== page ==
Bill Cosby’s Silent Treatment

He won't answer hard questions? Fine. But don't let him publicize his pet projects, either.


My fellow journalists: It’s time to stop enabling Bill Cosby.

At least three times in the last week, Cosby has been directly given the chance to respond to resurfaced allegations of sexual assault that have haunted him publicly since Hannibal Buress’s Philadelphia appearance last month. Each time he’s ducked the question.

• The first was in an interview with the Daily News’ Jenice Armstrong. The occasion: An interview ostensibly about Cosby’s Veterans Day appearance at the All Wars Memorial. Given the timing, though, Armstrong could hardly avoid the topic du jour:

So, on Friday, I knew that I couldn’t let Cosby off the phone without his at least addressing it. America’s Dad would never have done some of the ugly things that have been alleged, would he? As our conversation about the memorial wound down, I brought up Buress’ routine and, as I expected, Cosby put on the brakes.

“Noooo, no, no, no. Look at the beauty of what we had here,” Cosby said.

• The second was at his appearance at the All Wars Memorial. Philly Mag’s Victor Fiorillo approached Cosby and asked him directly about the allegations:

At first, he grimaced, and his bodyguards tried to move him away from me.

“No, wait, wait wait,” he told them.

“Come here,” he said to me. And then he leaned over in my ear and whispered “no.” And as he moved away from me, he treated me to that beautiful Bill Cosby smile.

The third time was an interview that aired Saturday morning on NPR. Weekend Edition host Scott Simon addressed the issue at the end of an interview about the loan by Cosby and his wife to the Smithsonian Institution’s African art collection. Simon, like Armstrong, seemed sheepish to even have to raise the question:

SIMON: This question gives me no pleasure, Mr. Cosby, but there have been serious allegations raised about you in recent days. You’re shaking your head no. I’m in the news business. I have to ask the question — do you have any response to those charges? Shaking your head no — there are people who love you who might like to hear from you about this. I want to give you the chance.

On Sunday, Cosby’s lawyer tried to put an end to all the questions:

“Over the last several weeks, decade-old, discredited allegations against Mr. Cosby have resurfaced,” Mr. Schmitt’s statement said. “The fact that they are being repeated does not make them true. Mr. Cosby does not intend to dignify these allegations with any comment. He would like to thank all his fans for the outpouring of support and assure them that, at age 77, he is doing his best work. There will be no further statement from Mr. Cosby or any of his representatives.”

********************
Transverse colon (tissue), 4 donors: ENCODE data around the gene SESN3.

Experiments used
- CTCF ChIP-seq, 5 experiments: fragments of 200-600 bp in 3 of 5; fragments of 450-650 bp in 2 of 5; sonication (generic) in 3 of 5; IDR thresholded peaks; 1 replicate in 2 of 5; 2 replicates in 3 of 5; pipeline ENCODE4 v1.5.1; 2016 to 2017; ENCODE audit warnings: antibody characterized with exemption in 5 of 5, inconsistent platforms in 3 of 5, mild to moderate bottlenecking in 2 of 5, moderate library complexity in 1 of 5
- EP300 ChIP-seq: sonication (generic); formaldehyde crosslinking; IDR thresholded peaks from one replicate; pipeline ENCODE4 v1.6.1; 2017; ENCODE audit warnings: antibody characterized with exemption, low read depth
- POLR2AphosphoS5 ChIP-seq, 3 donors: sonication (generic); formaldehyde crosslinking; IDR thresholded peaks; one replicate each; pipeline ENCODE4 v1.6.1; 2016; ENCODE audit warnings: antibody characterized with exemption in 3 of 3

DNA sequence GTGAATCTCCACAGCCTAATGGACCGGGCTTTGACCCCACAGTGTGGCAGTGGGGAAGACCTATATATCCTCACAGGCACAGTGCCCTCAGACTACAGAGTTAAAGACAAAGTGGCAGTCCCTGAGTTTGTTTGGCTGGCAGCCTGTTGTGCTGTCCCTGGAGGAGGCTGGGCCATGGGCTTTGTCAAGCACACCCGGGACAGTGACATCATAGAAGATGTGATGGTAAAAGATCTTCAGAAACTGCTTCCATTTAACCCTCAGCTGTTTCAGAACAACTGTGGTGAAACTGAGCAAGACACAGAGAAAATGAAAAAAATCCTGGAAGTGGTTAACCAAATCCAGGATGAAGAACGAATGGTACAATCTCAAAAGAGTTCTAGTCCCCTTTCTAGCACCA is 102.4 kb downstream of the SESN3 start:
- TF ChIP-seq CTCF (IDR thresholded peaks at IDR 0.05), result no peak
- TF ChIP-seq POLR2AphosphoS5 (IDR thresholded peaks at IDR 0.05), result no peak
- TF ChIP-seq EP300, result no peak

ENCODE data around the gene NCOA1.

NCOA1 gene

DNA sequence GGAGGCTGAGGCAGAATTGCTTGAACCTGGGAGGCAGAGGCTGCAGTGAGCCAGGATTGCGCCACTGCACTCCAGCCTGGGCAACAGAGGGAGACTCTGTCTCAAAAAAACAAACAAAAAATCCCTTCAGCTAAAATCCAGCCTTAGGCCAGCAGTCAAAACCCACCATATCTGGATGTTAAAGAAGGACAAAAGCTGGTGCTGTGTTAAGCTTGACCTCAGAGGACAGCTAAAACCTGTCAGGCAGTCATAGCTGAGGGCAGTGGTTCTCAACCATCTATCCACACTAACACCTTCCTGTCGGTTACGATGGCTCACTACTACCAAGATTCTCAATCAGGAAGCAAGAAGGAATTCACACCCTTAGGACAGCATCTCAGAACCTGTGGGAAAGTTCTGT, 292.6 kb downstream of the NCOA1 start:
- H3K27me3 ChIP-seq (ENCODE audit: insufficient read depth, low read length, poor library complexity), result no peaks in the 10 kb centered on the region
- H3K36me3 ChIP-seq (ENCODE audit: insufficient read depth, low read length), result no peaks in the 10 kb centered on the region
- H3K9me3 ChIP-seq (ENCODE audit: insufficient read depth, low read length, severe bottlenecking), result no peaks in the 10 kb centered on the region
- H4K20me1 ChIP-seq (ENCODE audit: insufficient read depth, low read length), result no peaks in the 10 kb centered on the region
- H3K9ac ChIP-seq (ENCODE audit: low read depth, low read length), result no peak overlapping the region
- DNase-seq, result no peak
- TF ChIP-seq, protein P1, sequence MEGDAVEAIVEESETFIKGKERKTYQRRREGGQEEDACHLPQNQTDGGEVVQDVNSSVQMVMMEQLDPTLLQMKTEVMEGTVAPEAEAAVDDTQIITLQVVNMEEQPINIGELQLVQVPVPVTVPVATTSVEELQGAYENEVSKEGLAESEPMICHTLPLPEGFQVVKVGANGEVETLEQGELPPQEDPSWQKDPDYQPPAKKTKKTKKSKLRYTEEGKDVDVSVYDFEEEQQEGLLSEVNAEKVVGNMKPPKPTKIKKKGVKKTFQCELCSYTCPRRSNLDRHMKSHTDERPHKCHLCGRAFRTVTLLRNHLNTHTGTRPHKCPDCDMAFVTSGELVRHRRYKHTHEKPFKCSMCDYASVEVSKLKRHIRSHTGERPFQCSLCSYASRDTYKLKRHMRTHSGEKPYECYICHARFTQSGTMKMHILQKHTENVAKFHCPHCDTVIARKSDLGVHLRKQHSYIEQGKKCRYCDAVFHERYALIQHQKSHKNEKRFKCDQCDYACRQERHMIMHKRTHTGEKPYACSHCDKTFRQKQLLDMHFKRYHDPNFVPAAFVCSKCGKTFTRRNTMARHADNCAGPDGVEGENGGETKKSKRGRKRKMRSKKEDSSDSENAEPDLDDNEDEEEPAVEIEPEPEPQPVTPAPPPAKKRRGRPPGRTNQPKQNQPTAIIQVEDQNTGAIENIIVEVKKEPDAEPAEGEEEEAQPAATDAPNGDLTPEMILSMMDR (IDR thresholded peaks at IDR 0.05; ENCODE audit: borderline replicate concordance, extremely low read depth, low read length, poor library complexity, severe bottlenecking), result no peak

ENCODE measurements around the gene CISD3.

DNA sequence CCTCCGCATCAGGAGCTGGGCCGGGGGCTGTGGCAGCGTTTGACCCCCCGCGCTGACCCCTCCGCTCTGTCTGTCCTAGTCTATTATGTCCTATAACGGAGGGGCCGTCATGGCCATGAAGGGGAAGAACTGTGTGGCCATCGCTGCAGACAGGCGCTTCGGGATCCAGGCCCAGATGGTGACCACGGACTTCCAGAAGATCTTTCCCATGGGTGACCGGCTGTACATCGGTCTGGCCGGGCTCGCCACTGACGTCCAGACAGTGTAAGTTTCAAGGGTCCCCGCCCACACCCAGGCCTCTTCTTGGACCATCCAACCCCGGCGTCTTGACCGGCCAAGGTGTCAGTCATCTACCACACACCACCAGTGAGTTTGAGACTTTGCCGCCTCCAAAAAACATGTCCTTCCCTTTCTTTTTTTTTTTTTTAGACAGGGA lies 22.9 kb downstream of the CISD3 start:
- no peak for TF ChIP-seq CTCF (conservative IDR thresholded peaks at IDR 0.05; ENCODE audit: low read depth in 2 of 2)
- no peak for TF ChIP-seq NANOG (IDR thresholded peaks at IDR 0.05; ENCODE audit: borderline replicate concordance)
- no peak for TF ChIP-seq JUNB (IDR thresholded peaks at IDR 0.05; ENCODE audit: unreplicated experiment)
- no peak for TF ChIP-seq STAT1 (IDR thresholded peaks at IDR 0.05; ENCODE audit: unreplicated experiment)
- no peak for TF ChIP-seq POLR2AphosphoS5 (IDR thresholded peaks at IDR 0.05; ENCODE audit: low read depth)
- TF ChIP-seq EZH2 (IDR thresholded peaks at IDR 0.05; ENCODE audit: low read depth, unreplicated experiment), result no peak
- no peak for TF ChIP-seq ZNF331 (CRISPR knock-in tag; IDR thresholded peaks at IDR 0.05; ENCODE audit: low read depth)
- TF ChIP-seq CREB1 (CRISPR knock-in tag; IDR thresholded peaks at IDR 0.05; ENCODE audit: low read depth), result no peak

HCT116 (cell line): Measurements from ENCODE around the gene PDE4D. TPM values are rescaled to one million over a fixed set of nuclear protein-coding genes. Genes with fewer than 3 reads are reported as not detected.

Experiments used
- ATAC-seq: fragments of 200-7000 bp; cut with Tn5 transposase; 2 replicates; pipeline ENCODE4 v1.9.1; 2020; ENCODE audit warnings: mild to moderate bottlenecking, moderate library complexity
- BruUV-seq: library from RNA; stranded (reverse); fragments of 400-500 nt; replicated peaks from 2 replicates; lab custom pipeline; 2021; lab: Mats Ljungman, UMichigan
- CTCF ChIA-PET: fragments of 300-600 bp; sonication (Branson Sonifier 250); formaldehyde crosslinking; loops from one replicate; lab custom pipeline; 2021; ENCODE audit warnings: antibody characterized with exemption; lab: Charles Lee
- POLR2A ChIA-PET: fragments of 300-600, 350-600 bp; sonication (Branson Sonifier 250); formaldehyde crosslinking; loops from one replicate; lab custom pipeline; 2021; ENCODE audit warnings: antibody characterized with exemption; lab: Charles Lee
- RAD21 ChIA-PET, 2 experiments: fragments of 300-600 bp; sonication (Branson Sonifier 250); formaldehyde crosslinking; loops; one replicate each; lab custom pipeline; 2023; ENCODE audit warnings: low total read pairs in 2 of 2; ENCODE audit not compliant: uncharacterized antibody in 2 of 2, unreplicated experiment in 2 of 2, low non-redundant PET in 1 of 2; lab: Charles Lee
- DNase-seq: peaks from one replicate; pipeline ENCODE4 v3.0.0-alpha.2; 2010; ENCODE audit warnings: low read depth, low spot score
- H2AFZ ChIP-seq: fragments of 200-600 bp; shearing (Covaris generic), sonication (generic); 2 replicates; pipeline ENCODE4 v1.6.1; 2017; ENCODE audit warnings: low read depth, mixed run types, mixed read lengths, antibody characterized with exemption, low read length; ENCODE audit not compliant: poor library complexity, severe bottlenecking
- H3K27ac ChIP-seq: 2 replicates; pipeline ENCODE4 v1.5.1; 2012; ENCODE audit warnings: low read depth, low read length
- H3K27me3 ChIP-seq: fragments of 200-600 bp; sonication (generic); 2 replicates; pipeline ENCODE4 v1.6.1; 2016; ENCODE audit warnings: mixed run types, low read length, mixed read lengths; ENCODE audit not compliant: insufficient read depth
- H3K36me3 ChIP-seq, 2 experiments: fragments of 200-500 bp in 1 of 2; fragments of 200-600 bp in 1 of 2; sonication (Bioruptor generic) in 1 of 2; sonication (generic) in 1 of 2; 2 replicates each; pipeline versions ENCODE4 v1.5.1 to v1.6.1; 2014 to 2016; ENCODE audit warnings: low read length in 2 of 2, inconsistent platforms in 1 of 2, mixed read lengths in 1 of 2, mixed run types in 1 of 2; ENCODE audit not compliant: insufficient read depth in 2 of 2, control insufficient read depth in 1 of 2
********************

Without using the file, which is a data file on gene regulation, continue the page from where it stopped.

Mr. Schmitt did not detail how the accusations had been discredited. In the past, Mr. Cosby and his lawyers have occasionally denied the charges, but a settlement was reached with one woman, Andrea Constand, in 2005 in a civil suit that had promised to include testimony from 13 other women making similar allegations.

My fellow journalists: I propose we take Bill Cosby at his word — or, at least, his lawyer’s. He won’t talk to us about the sexual assault allegations? Fine. He doesn’t owe us that. But neither is he owed publicity for his pet projects.

Two of those three opportunities to address the issue, you’ll note, came when Cosby was being interviewed about something else entirely — about the veterans memorial in one case, about his art collection in the other. It’s clear at this point he won’t consent to a direct interview on the matter.

Thing is: The sexual assault allegations are now the most newsworthy thing about him. Period. And unless the issue is resolved somehow, that will remain the case for a long, long time. There’s no way a reputable journalist can talk to Cosby about art or veterans or his supposedly forthcoming sitcom without also asking about those allegations.

If Cosby wants to do publicity for any of those projects, journalists should make clear: The first order of business will be to discuss the accusations against him. Everything else is of secondary importance. To do an interview without bringing up the allegations would — for now at least — be a toadying form of dishonesty. Why bother? If he can’t do an interview under those conditions, might as well not do it. 

Cosby has not ever been criminally charged on the allegations. But we don’t have to pretend they don’t exist. (Entertainment shows like Queen Latifah and David Letterman, rather than try to split the difference, have canceled Cosby’s appearances outright.) If Cosby chooses not talk about them, that’s his choice. But he shouldn’t get to avoid the hard questions and still use his celebrity to shine a light on his good deeds and favorite issues, either. And journalists shouldn’t let him. 

Follow @JoelMMathis on Twitter.